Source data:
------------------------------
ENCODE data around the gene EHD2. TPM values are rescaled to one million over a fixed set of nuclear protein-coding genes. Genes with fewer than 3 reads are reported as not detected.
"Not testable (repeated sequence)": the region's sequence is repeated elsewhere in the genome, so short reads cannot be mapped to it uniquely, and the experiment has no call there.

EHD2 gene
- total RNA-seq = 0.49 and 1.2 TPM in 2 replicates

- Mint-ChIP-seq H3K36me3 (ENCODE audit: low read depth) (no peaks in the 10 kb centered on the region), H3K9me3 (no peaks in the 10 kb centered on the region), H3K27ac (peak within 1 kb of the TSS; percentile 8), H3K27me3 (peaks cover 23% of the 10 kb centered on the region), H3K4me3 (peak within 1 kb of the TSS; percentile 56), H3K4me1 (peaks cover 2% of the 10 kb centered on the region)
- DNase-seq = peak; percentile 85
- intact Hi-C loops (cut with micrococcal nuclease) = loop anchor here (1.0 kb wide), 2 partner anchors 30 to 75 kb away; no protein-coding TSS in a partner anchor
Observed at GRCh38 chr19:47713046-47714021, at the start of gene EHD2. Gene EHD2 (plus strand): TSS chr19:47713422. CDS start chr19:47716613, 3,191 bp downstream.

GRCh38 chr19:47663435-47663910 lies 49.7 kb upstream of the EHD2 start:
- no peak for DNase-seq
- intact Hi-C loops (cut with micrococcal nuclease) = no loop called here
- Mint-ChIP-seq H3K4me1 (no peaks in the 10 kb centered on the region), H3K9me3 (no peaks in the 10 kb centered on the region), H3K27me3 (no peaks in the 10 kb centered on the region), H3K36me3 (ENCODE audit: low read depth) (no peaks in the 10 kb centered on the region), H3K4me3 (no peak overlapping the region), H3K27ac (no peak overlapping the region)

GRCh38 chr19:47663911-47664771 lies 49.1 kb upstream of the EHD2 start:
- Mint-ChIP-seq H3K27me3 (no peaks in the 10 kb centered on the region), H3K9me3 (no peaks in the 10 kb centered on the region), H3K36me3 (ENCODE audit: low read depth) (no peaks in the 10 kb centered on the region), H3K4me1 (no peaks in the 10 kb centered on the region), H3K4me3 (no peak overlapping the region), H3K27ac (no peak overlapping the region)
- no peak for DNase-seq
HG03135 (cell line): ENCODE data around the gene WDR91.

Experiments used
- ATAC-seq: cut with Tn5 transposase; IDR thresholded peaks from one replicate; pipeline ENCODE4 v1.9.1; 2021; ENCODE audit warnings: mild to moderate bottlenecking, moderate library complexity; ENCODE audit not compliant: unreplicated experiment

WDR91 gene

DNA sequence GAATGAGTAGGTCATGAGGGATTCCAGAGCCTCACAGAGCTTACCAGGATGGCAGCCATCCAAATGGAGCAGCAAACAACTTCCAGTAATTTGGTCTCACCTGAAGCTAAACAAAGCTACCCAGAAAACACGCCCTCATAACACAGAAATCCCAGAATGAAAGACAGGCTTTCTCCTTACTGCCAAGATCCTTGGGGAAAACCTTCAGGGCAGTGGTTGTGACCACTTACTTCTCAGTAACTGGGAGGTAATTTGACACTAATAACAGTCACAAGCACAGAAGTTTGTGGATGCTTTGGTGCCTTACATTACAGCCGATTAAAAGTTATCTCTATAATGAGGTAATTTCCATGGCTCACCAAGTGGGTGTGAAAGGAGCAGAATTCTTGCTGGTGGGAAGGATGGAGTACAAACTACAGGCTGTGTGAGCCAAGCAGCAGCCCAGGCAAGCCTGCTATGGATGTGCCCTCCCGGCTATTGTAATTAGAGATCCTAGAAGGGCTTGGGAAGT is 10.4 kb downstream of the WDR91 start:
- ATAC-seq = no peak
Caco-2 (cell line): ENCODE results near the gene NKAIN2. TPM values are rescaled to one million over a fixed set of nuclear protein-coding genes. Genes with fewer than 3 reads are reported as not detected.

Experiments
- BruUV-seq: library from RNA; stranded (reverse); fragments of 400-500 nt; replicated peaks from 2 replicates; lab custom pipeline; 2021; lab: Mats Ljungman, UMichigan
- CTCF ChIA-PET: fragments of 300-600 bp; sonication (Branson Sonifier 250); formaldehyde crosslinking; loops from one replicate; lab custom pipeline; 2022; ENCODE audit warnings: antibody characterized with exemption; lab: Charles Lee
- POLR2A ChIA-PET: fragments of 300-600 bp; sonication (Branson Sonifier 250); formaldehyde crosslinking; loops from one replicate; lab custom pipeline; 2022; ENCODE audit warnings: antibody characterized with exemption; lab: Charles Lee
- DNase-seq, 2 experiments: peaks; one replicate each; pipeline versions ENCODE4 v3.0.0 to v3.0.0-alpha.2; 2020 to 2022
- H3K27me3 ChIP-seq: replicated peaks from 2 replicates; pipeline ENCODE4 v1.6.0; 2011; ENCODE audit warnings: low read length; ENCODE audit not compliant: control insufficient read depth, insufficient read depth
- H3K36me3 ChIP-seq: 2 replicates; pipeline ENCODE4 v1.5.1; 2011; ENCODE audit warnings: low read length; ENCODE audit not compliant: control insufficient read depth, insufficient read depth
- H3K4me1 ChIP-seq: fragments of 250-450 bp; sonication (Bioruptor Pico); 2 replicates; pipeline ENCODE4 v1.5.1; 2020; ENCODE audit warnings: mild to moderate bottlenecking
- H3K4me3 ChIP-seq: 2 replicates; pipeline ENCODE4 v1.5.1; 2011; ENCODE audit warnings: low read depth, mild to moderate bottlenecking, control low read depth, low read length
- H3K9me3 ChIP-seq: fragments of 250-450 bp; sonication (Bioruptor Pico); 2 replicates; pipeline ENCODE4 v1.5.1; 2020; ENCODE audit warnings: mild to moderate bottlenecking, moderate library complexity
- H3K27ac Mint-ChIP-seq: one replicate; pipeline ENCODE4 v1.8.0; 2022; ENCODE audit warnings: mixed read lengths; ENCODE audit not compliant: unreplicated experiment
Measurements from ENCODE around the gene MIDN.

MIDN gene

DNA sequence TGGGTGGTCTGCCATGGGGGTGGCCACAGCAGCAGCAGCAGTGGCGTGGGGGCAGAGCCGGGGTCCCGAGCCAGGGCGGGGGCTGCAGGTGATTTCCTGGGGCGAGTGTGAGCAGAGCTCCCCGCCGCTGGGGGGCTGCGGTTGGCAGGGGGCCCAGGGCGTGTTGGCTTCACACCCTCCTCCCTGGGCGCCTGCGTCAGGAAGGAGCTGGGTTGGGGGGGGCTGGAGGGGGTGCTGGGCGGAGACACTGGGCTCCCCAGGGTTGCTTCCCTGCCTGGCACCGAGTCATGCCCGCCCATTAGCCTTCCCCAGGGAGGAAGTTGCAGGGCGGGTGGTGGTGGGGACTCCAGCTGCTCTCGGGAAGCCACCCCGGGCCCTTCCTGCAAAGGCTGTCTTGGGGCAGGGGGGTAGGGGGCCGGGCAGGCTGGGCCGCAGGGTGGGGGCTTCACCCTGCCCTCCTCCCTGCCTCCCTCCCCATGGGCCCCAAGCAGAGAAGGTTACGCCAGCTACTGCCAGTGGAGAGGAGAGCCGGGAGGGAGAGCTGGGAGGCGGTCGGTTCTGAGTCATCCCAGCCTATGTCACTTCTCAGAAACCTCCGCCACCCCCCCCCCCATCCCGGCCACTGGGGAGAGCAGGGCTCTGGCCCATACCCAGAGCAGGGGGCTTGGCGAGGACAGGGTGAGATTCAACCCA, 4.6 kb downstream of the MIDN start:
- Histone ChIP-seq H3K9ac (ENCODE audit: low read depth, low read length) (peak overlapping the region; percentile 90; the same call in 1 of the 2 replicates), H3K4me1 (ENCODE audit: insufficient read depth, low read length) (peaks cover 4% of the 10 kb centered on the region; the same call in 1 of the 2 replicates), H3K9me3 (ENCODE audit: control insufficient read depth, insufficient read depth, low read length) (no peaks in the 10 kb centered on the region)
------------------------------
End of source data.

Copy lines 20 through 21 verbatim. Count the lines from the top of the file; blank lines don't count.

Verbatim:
DNA sequence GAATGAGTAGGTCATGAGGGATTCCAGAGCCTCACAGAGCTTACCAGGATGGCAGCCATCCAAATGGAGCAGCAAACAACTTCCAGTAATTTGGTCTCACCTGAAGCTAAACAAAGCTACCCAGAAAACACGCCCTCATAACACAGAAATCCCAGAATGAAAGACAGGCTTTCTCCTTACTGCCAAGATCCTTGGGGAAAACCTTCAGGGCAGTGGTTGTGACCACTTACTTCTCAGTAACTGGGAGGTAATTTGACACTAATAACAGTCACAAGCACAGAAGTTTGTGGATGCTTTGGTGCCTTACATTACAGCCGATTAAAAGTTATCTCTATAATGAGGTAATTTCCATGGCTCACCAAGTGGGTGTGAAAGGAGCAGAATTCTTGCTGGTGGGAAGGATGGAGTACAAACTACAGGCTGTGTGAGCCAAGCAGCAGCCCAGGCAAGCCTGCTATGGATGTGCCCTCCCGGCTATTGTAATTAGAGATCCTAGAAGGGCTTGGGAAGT is 10.4 kb downstream of the WDR91 start:
- ATAC-seq = no peak